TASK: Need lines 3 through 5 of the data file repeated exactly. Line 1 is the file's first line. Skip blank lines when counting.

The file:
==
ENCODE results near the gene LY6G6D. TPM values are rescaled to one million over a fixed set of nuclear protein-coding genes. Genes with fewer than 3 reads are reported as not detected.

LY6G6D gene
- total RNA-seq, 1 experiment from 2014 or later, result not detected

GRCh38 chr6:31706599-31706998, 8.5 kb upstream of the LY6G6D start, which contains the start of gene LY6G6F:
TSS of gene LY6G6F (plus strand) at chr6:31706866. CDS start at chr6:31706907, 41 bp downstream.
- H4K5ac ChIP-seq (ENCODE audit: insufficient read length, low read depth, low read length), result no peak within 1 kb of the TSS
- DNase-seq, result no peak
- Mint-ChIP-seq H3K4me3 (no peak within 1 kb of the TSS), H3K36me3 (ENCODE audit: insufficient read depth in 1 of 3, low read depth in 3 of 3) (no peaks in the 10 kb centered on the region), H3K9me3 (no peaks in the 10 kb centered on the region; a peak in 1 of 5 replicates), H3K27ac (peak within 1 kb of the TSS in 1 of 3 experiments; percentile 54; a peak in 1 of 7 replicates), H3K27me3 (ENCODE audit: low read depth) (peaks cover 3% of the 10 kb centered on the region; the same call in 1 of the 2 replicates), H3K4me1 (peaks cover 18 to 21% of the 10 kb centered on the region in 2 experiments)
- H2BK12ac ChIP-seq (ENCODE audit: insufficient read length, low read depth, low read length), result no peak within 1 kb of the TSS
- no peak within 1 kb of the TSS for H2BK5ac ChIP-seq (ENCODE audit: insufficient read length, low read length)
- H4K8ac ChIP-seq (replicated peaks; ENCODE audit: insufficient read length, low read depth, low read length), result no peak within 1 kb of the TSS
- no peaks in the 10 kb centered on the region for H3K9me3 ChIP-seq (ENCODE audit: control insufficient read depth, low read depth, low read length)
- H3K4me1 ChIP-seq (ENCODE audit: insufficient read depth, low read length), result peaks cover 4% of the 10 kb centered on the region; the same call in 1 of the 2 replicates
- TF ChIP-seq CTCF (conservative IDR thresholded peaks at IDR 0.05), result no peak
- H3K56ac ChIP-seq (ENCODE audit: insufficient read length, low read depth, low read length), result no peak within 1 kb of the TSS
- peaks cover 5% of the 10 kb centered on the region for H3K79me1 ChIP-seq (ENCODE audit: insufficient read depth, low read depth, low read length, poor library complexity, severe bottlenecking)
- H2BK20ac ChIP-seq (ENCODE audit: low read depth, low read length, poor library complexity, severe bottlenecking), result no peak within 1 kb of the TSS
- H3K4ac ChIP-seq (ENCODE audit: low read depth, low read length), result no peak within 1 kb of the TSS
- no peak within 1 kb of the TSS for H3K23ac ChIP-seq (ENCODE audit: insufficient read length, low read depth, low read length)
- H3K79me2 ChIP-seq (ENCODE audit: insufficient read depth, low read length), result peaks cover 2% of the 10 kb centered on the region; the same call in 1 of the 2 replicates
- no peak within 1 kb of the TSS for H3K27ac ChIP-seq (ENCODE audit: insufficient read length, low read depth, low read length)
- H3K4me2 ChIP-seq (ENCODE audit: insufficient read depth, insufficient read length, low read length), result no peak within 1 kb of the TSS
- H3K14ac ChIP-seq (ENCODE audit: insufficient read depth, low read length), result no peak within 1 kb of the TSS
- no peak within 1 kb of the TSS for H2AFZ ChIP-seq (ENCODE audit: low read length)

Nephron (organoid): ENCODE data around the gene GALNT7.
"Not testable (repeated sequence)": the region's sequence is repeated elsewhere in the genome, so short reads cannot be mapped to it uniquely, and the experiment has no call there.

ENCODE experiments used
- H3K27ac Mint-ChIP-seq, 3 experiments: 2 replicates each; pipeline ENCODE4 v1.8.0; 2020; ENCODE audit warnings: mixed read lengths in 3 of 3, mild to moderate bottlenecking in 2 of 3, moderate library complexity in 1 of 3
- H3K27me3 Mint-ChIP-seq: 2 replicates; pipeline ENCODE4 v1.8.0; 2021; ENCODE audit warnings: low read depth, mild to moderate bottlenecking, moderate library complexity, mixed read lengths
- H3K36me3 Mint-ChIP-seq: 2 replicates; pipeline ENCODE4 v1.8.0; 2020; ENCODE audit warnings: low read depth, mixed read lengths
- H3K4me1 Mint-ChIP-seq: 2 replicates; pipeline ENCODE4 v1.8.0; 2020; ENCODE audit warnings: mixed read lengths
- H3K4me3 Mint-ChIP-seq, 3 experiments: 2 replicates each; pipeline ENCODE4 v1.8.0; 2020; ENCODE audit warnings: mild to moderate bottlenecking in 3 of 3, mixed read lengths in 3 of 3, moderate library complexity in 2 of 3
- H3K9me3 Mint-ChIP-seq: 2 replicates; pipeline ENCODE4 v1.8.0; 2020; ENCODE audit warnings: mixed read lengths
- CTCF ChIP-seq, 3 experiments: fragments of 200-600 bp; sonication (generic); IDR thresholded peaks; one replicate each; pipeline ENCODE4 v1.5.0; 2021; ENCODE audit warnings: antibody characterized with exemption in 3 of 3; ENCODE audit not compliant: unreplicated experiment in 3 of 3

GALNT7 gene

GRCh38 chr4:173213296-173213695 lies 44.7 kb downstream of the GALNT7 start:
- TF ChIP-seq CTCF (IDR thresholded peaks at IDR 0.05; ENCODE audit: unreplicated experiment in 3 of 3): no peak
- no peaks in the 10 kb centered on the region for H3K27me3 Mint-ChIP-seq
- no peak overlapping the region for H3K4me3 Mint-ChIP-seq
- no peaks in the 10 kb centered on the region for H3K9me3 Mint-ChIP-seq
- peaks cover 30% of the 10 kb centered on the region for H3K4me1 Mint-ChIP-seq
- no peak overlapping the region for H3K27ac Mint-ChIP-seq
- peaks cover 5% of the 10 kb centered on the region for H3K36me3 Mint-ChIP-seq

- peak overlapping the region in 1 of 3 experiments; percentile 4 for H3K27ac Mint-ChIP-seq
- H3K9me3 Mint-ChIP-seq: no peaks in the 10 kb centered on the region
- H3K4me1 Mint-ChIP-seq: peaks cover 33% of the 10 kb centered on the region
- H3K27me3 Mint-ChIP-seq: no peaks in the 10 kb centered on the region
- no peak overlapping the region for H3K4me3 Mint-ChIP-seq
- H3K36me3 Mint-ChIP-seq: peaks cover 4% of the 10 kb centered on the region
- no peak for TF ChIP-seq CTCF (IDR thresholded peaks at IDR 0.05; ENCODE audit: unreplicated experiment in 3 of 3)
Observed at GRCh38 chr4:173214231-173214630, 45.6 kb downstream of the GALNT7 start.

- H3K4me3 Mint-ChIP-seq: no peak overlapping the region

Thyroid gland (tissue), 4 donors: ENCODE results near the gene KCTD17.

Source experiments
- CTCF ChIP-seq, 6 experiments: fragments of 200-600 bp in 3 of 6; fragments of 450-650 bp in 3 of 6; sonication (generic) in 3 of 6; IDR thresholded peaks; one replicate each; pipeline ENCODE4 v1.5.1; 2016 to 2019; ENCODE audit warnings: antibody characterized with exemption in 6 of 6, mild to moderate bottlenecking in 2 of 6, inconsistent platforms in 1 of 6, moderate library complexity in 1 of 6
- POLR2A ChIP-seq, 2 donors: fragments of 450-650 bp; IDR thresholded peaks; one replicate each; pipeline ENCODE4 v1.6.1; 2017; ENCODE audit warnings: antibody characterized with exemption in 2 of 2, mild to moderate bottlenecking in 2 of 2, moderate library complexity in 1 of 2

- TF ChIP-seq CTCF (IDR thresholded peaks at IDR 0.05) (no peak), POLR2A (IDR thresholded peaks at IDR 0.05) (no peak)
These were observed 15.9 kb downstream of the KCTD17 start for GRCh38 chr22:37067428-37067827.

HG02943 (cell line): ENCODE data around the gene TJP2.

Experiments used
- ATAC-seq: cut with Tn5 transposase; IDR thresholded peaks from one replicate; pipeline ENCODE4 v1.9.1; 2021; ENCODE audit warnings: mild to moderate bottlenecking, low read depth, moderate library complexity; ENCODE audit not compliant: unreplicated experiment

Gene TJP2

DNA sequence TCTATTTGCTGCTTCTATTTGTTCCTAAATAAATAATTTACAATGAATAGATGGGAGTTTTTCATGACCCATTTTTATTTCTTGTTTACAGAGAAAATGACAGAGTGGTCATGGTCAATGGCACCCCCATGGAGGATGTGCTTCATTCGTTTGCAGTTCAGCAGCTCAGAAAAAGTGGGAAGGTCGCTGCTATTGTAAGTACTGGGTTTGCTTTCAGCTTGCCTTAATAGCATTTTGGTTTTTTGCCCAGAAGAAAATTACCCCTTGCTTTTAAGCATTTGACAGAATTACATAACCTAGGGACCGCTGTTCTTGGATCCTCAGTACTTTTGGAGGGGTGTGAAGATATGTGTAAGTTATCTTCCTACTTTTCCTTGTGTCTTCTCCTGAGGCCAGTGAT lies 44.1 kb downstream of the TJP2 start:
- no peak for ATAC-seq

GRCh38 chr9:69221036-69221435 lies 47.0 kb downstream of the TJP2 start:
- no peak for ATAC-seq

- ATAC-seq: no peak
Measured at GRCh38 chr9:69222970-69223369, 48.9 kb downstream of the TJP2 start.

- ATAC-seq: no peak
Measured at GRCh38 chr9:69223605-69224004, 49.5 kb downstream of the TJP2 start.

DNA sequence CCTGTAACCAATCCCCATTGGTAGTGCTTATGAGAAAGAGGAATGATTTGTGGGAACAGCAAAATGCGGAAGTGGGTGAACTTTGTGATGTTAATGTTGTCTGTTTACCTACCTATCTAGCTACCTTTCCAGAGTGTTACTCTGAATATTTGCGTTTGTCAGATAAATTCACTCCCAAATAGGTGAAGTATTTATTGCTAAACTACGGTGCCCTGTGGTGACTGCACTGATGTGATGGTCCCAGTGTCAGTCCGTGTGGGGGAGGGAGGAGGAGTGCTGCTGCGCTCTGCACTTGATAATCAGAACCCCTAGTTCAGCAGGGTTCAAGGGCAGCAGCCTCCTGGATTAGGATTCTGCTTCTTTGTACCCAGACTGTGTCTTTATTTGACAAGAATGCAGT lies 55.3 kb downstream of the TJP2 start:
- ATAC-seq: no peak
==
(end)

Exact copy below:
- total RNA-seq, 1 experiment from 2014 or later, result not detected

GRCh38 chr6:31706599-31706998, 8.5 kb upstream of the LY6G6D start, which contains the start of gene LY6G6F:
TSS of gene LY6G6F (plus strand) at chr6:31706866. CDS start at chr6:31706907, 41 bp downstream.